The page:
The report said tight labor (65%) and employee turnover (36%) are the two biggest challenges store operators face. Regulatory pressures (35%), increased competition (32%) and local economic conditions (30%) round out the top five concerns.
When asked about the biggest roadblocks to expanding store counts, labor ranked the highest at 30%, with rising land prices second at 27%. Uncertain economic conditions, increased building costs and regulatory burdens complete the top five.
Longer-term issues or trends most likely to impact the c-store industry include labor costs, 31%; marijuana legalization, 14%; alternative fuels, 13%; on-demand delivery, 13%; tobacco regulations, 12%; shifting demographics, 11%; additional taxes, autonomous vehicles, 1%; and automation robots, 1%.
FUEL & POLITICS
Fuel provided more than 62% of total sales for convenience stores in 2018 and continues to be the biggest contributor to revenue this year, according to the NACS. Despite efforts for c-stores to grow in-store categories like foodservice, fuel remains incredibly important for the retail segment.
Nearly half (46%) of respondents expect fuel demand to flatten or decline in the long term. Most cite changing consumer preferences for the trend along with the rise in electric vehicles. A majority of respondents expect an increase in fuel demand, based on loosened regulations by President Donald Trump’s administration, according to the report.
Because of a reliance on fuel sales, c-stores closely watch regulatory policy pertaining to the oil and gas industry. This year’s survey also asked respondents about politics. The report found 57% of respondents approved of Trump’s performance, with nearly one-third strongly approving of the job he is doing. The survey was conducted in August and September. More than one-third of respondents (36%) voiced unhappiness with the president’s performance, with 29% strongly disapproving. The report noted 45% of respondents identified as Republican, 33% as independent, and 14% as Democrat.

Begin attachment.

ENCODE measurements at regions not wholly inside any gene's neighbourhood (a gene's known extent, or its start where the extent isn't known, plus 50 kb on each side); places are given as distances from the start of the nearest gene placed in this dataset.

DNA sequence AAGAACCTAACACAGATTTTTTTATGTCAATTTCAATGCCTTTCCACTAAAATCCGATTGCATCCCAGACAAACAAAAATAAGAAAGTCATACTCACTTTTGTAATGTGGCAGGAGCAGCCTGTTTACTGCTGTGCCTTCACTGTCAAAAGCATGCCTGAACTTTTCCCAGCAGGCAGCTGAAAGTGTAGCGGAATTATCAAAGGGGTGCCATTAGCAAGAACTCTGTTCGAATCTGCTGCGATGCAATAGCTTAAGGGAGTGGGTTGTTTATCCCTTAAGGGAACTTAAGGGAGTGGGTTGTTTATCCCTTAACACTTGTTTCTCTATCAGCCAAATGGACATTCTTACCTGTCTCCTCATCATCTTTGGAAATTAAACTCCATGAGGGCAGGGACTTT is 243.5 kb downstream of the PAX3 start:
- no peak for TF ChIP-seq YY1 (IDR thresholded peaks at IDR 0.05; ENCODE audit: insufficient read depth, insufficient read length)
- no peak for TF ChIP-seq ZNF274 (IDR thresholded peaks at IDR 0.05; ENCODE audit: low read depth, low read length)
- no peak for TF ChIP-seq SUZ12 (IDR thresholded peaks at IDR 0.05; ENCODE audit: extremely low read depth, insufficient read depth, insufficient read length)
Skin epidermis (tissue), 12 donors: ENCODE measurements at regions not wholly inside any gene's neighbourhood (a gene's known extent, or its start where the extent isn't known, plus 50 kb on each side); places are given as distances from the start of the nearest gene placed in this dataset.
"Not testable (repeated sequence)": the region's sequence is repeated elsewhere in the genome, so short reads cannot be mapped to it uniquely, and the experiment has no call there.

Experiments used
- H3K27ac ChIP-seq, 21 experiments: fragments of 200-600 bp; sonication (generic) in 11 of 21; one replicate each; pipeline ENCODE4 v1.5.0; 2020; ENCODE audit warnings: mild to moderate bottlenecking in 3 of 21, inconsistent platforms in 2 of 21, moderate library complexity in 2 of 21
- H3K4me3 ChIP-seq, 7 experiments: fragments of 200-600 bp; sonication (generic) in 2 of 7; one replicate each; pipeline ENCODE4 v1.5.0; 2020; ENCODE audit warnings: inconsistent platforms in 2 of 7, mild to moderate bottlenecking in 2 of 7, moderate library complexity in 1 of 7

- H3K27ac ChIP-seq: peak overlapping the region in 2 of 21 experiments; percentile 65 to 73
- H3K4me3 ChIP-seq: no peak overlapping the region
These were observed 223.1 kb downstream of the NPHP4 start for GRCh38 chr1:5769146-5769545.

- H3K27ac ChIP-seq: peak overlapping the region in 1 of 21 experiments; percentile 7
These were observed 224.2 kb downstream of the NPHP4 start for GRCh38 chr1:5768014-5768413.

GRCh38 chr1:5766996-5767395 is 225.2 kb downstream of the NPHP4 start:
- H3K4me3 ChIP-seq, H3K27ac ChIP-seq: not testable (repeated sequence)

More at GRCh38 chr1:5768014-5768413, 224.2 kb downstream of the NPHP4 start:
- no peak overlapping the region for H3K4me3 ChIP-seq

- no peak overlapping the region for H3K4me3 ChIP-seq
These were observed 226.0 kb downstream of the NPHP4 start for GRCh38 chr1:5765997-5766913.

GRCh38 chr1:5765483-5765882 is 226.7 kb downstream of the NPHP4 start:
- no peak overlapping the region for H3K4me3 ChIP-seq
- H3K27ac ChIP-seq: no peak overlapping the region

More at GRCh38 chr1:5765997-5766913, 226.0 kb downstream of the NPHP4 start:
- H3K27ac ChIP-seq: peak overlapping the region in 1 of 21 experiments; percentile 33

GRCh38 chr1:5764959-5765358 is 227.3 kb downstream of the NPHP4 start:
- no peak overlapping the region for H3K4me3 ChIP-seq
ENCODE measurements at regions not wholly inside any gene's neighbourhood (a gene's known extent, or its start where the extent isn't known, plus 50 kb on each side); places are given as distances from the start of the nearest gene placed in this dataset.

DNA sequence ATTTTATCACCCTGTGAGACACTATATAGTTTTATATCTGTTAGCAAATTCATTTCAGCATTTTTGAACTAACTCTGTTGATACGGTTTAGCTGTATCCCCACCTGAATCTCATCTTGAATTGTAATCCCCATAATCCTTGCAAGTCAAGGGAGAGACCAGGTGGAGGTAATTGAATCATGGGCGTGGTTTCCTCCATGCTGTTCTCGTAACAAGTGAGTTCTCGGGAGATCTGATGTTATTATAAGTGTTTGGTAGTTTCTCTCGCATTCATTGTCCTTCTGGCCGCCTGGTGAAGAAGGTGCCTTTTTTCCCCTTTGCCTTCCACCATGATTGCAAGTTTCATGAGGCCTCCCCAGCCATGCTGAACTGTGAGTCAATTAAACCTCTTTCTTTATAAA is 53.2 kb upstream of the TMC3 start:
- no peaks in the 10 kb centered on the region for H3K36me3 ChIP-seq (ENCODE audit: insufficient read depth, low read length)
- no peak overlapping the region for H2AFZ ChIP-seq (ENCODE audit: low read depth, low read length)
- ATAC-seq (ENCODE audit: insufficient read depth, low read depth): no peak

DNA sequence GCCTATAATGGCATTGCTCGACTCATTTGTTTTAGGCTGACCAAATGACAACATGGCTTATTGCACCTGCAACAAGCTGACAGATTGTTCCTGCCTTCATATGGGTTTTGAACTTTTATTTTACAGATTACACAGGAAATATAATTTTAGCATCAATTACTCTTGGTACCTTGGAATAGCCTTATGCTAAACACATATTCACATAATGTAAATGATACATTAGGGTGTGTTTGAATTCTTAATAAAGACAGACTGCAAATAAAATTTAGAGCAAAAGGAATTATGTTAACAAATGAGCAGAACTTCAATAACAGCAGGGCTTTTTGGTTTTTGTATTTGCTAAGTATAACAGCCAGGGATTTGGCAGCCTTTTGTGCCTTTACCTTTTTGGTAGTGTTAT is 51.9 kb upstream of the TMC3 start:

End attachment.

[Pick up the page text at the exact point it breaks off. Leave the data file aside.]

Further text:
“The c-store industry has generally fared well under policies of the Trump administration as taxes have been cut and the regulatory burden reduced,” Nelson cited in the report.
Through three quarters of 2019, 74% of operators report in-store merchandise sales were up compared to the prior-year period. Fuel sales were up for 52% of the respondents. NACS reports 84% of U.S. convenience store operators are optimistic about business prospects for the rest of 2019.
More than half (57%) of operators said beverage sales help to drive in-store traffic, 23% said a food purchase was the top reason for in-store traffic and 18% said consumers came in to purchase something else.
NACS reports there are 153,237 convenience stores operating in the U.S. this year, down about 1.1% from the prior year. This sector accounts for about 34% of the brick-and-mortar retail landscape, according to Nielsen. Last year this sector reported $654.3 billion in sales revenue, up 8.9% from the prior year.